A spokesman for Knight Frank, which manages the 11th Duke's estate said yesterday he did not wish to comment on the donation.

However, the Duke has pointed out it would not be him but the wider family trust, the Somerset Trust, which would benefit from what was principally an environmentally friendly scheme.

Mr Thomas, whose 33-year-old daughter Eira helps him run his diamond mining empire, is fiercely proud of his Welsh roots.

He often makes trips home to Swansea, usually taking in rugby internationals while visiting Europe.

He recently took a walk on the hills at Mynydd y Gwair, underneath which he worked as an apprentice mining engineer, and it was during the visit he heard of the wind farm plan.

Mr Thomas founded the Toronto-based Aber Resources (now Aber Diamond Corporation) and signed a lucrative deal with diamond merchants Tiffany's of New York.

Another of Mr Thomas's companies, Navigator Exploration, has recently merged with leading Canadian firm Strongbow Resources with the aim of looking for gold and base metals in the frozen north of Canada.

The land at Mynydd y Gwair belongs to the Duke but farmers there have grazing rights dating back to the Middle Ages. No planning application for the proposed wind farm has been submitted yet but a firm application is expected to be lodged later this year.

The proposed wind farm site includes Penlle'r Castell, a former motte and bailey castle dating from 1287 which was erected by the Lords of Gower to keep out invaders. Socme spokeswoman Brigitte Rowlands said, "This is one of the few unspoiled areas left in this part of the old Glamorgan."

The Duke of Beaufort

Grew a mansion on his family's 52,000 acre estate at Badminton, Gloucestershire.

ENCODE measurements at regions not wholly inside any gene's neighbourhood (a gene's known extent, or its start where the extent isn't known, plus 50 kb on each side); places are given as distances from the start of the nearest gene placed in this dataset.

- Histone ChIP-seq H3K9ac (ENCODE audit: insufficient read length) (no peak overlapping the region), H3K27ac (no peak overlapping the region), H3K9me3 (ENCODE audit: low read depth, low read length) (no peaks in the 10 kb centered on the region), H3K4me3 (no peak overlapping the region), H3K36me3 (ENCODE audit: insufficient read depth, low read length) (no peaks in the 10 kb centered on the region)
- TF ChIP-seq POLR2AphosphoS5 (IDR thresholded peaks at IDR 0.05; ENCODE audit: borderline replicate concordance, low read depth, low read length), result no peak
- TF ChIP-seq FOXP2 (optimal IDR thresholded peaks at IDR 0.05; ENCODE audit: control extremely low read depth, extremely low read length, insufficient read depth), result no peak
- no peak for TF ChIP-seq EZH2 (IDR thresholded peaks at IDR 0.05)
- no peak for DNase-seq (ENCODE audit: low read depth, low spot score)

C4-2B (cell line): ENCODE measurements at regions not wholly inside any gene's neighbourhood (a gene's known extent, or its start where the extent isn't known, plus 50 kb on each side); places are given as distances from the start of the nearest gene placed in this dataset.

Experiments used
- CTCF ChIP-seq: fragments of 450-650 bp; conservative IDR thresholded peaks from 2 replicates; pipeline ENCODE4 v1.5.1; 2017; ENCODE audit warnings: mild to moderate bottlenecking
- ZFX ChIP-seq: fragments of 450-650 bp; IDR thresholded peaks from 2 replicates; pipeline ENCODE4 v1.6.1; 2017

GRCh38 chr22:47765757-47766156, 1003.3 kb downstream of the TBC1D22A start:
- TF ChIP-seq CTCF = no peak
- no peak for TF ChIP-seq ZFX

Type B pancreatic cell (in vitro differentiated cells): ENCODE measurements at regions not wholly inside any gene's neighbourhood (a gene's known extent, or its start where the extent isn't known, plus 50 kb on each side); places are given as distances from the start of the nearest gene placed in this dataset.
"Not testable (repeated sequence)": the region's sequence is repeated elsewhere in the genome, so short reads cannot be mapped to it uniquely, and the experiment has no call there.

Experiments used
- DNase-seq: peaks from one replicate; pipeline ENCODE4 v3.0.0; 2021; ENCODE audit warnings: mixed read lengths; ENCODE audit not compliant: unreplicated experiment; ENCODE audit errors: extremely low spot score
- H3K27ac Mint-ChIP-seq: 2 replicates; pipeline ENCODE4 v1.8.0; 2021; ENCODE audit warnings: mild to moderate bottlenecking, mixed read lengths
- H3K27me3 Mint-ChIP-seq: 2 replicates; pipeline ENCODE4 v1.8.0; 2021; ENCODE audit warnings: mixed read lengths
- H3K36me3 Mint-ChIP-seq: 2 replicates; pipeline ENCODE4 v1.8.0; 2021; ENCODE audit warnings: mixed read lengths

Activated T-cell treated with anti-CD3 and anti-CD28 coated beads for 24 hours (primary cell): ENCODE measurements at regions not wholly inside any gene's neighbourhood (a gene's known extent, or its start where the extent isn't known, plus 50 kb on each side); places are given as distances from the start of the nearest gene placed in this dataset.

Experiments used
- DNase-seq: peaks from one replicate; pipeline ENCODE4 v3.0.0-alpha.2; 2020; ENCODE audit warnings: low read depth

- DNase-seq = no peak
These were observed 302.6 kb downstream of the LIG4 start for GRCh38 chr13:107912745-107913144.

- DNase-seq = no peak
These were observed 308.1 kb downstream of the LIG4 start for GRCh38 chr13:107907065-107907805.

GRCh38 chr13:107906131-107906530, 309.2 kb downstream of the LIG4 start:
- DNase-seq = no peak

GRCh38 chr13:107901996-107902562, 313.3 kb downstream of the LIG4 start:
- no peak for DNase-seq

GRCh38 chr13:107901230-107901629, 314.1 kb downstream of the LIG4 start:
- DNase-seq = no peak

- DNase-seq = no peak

Went to Eton.

Interests...the Duke's Badminton estate hosts the Badminton Horse Trials and an annual hunt. He also plays golf on his own course.

Wealth...His Gloucestershire estate has been valued at around 80m and his art and London property is priced at 20m.

History...David Robert Somerset, a former officer with the Coldstream Guards, is the 11th Duke of Beaufort, the title having been bestowed on the first Duke in 1682 by Charles II.

The title was given for "services to the restored king" and due to the first duke's "noble lineage" being descended from John of Gaunt, the first Duke of Lancaster.

Family...He has four children, Henry, 52, who is the Marquess of Worcester, Lady Anne, 49, Lord Edward, 46 and Lord John, 40.

He lives with his second wife, landscape gardener Miranda following the death of his wife Lady Caroline Thynne in 1995.


Grenville Thomas

Grew the working class Clase housing estate in North Swansea.

Went to Dynefor Boys School in the centre of Swansea.

Interests...a rugby fanatic helping to bankroll the Canadian national team, he maintains a strong interest in Welsh rugby plus Welsh history and culture.

He recently opened a pub near his home in West Vancouver and named it the Red Lion after a pub he used to go to in Morriston, Swansea.

Wealth...reputed to be a Canadian dollar billionaire with one of his company's mines, the Diavik, producing $50m worth of diamonds a year.

History...Grenville Thomas emigrated to Canada after winning a mining degree from Cardiff University in 1964.

After a tough apprenticeship in the nickel mines of Falconbridge, then at the Giant Mines in Yellowknife in Canada's North West Territories he turned to diamond exploration.

His company Aber found diamond-bearing rock or "pipes" in remote tundra leading to a deal with Tiffany's.

Family...His daughter Eira helps him run his business interests.